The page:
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Sundays seem to be the easiest days of the week for him. Before last year's Super Bowl, in which he completed 15 of 25 passes as L.A. scared the Steelers before losing 31-19, the other Rams looked at their relaxed quarterback and wondered if he knew it was the Big Game.
Off the field, Ferragamo's penchant for the public-relations gaffe could make him the Mark Spitz of the '80s. Many anti-Ferragamo letters to the editor in L.A. are pure venom, and when Ferragamo was introduced before the Jets game, he heard more than a few boos. His public image began to wither when, in the second week of the season, after Haden had broken the index finger on his right hand in a game with Detroit, he played hooky from practice to underscore his contract demands. This was just three days before a game with Tampa Bay. Ferragamo's Beverly Hills attorney, Paul Caruso, said that the reluctant hero would not play without a new contract, one that substantially increased his $52,000 salary, which constitutes peon's wages for an NFL quarterback. That made Ferragamo look traitorous.
A week later, after Caruso negotiated a three-year, $750,000 agreement for his client, Ferragamo abruptly fired Caruso and said he was taking over the contract talks himself. That made him look greedy.
Then on Nov. 2, after Ferragamo had thrown five touchdown passes in a romp over New Orleans, the Rams sent in the now-mended Haden to give Ferragamo a rest. Instead of giving Haden a pat on the back, Ferragamo fumed on the sidelines. "They never put me in during the third quarter," Ferragamo said, referring to his days of clipboard-holding while Haden did the quarterbacking. Earlier, discussing his relationship with Haden, Ferragamo had said, "I had to endure what Pat is enduring now for 2½ years. Now that I'm on top, it's something that Pat has to get used to. There's not much to say about the way things have changed. I remember what it was like being No. 2. I'll never forget how I was treated." That made him look spiteful.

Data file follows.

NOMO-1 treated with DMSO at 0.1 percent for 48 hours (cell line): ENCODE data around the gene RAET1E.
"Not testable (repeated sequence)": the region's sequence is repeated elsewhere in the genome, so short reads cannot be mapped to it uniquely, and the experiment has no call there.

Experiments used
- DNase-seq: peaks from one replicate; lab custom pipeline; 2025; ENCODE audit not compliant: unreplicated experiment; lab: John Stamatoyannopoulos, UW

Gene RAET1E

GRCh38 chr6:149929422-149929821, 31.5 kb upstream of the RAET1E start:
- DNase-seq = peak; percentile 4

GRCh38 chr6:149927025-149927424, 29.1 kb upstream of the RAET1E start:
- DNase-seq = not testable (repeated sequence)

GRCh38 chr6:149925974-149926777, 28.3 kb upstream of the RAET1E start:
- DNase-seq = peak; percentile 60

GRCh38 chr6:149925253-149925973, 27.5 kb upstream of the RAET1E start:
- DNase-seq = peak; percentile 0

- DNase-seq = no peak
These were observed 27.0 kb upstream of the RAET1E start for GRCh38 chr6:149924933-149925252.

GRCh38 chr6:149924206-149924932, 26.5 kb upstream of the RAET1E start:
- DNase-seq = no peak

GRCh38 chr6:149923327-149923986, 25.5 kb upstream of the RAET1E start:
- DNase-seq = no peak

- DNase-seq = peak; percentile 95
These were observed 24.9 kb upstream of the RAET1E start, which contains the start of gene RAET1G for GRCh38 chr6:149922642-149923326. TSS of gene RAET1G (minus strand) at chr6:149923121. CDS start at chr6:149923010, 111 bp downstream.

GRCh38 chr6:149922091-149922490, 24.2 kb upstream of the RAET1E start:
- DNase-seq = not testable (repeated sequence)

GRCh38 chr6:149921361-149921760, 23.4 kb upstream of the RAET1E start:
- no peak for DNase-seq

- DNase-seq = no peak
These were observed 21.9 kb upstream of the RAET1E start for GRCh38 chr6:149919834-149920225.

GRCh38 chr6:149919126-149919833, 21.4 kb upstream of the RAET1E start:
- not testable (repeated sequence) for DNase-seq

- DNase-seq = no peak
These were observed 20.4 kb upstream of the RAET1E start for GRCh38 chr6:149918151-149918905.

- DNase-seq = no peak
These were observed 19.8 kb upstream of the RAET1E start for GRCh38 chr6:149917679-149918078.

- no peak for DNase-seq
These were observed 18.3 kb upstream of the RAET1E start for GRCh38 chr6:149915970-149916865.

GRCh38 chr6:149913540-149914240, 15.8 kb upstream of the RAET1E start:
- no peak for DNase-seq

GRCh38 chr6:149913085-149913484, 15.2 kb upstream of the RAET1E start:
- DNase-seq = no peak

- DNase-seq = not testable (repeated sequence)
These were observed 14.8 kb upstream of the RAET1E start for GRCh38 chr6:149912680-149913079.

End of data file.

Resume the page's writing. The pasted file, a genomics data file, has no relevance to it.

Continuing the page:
It also squelched the idea that Haden and Ferragamo were good friends who happened to be competing for the same job. At training camp this season Ferragamo got mad when Haden listened in on his practice huddles. He told Haden to quit it. Says Haden with a shrug, "Vince is not knowingly malicious. I don't think he hates me."
Haden earns $200,000 a year from the Rams, and he makes more in endorsements than Ferragamo does in salary. The son of an executive who recruits corporate accounts for a bank, Haden grew up in Los Angeles and went to the local private club, Southern Cal, where he played in three straight Rose Bowls and made a network of friends among the people who run L.A.'s boardrooms. He was a Rhodes scholar, attends law school in the off-season, remembers first names, is polished with the press and lives well, with a Cadillac in the driveway of his home in the well-appointed San Marino area of L.A.
Ferragamo resides in more modest circumstances in Irvine in Orange County. There is a concrete wall in the backyard to give an illusion of privacy. Here he is: Vince Ferragamo, one of the big guys in the NFL, the quarterback who took the Rams to the Super Bowl, and he has this little backyard with two Japanese cars in the garage, no mobile phone, no star-shaped swimming pool.
Ferragamo grew up in Wilmington, Calif., near Long Beach, and no one in his family ever wore a suit and tie to work. His father, Vince Sr., a daily spectator at Rams' practices, started as a painter at a Ford plant and then put in some 25 years as a union officer. His mother, Stella, gave guitar lessons in the dining room. One brother, Chris, is a successful high school football coach—he has won the last four L.A. city championships—who sells hot tub-like spas on the side. He installed one for Vince and his wife, Jodi. Another brother, Mike, is a paramedic with the fire department. His sister, Estelle, is a hairdresser.
The family invested its dreams in the baby, Vince—Dude, they called him. Vince's brothers, both of whom played high school and college football, put the ball in his hands and told him to throw it. Haden remembers going to a high school all-star game at the Coliseum and watching Ferragamo set several passing records. "That guy is going to be something," Haden said to his friends.
A fourth-round draft choice of the Rams in 1977, Ferragamo threw for a touchdown in five of his six appearances in exhibition and regular-season games that year. But his development slowed, and he was saddled with the same "dumb quarterback" rap that dogged Pittsburgh's Terry Bradshaw in his early seasons. He has called plays not listed in the Rams' playbook. "Vince is a little spacy," Tyler once said. At practice one day, Ferragamo lined up behind center during a scrimmage. "Here, you forgot this," said Peacock, handing Vince his helmet.